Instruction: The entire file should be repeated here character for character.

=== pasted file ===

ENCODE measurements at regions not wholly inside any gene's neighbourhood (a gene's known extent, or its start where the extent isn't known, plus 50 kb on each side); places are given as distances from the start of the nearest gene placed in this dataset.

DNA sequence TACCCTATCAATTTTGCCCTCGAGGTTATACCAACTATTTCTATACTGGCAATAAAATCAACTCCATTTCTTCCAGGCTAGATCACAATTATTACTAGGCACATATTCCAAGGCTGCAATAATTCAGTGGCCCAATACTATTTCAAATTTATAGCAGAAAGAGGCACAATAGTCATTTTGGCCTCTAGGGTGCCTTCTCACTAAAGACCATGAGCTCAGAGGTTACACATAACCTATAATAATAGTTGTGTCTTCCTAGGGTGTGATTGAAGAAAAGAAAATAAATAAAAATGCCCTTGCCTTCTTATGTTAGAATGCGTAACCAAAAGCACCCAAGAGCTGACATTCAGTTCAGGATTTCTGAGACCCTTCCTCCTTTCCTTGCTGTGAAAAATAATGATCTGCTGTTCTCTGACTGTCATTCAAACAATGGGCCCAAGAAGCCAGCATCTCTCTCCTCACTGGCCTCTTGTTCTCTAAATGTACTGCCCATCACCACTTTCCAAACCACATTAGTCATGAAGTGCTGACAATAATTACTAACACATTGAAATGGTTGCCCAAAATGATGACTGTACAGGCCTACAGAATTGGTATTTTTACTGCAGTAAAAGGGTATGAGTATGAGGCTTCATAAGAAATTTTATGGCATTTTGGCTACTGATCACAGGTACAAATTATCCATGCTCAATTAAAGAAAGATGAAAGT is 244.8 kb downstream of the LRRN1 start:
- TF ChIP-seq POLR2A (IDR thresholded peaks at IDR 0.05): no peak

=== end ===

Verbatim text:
ENCODE measurements at regions not wholly inside any gene's neighbourhood (a gene's known extent, or its start where the extent isn't known, plus 50 kb on each side); places are given as distances from the start of the nearest gene placed in this dataset.

DNA sequence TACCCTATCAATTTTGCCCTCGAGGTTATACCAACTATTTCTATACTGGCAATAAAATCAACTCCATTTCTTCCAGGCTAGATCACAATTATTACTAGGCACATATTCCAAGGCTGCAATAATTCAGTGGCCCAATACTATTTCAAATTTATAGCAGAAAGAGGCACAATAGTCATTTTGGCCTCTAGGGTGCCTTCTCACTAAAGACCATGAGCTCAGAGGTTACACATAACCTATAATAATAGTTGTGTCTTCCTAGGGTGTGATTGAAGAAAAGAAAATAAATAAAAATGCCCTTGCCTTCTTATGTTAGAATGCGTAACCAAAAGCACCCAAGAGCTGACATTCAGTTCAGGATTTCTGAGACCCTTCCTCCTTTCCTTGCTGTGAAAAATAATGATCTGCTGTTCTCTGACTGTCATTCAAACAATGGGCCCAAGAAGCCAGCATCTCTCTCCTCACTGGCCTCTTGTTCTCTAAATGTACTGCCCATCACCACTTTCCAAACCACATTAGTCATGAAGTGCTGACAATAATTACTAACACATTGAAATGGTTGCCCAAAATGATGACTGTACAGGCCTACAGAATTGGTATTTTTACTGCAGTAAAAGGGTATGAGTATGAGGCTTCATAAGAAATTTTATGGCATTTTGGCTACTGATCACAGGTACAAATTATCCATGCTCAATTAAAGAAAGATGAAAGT is 244.8 kb downstream of the LRRN1 start:
- TF ChIP-seq POLR2A (IDR thresholded peaks at IDR 0.05): no peak